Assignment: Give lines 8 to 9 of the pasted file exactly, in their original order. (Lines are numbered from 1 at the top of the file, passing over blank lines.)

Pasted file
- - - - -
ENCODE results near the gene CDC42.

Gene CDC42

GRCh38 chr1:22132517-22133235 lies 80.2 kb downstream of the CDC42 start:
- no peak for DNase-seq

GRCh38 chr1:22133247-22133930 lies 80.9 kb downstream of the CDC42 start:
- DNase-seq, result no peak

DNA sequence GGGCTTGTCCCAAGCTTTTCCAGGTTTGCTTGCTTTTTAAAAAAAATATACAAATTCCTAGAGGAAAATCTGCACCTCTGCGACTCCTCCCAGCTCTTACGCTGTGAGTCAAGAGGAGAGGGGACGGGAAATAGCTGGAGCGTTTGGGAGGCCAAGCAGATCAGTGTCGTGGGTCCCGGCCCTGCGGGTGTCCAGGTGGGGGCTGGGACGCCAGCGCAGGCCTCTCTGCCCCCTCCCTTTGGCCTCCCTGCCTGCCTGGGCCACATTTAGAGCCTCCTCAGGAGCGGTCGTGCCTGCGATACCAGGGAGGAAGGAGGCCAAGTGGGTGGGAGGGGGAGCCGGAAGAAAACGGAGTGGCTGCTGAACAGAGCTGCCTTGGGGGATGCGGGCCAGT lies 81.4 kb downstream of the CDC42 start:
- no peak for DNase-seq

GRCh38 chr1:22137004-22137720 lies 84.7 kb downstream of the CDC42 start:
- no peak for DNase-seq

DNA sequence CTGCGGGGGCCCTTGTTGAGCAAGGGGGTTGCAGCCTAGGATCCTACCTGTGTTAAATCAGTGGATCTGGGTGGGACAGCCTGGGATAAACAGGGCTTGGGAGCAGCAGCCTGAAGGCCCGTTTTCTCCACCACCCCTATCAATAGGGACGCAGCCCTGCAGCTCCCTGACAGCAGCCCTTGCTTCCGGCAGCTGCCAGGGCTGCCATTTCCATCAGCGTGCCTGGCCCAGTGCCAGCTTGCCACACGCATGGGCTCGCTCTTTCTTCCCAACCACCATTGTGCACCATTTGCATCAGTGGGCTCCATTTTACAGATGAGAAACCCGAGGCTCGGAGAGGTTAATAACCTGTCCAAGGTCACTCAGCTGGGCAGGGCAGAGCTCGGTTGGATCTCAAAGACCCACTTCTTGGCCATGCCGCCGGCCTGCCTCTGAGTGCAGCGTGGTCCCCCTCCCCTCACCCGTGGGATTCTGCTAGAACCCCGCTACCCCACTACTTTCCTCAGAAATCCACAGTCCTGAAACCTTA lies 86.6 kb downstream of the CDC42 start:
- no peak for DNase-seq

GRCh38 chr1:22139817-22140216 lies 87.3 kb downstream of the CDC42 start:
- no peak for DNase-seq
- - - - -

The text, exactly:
- no peak for DNase-seq

GRCh38 chr1:22137004-22137720 lies 84.7 kb downstream of the CDC42 start: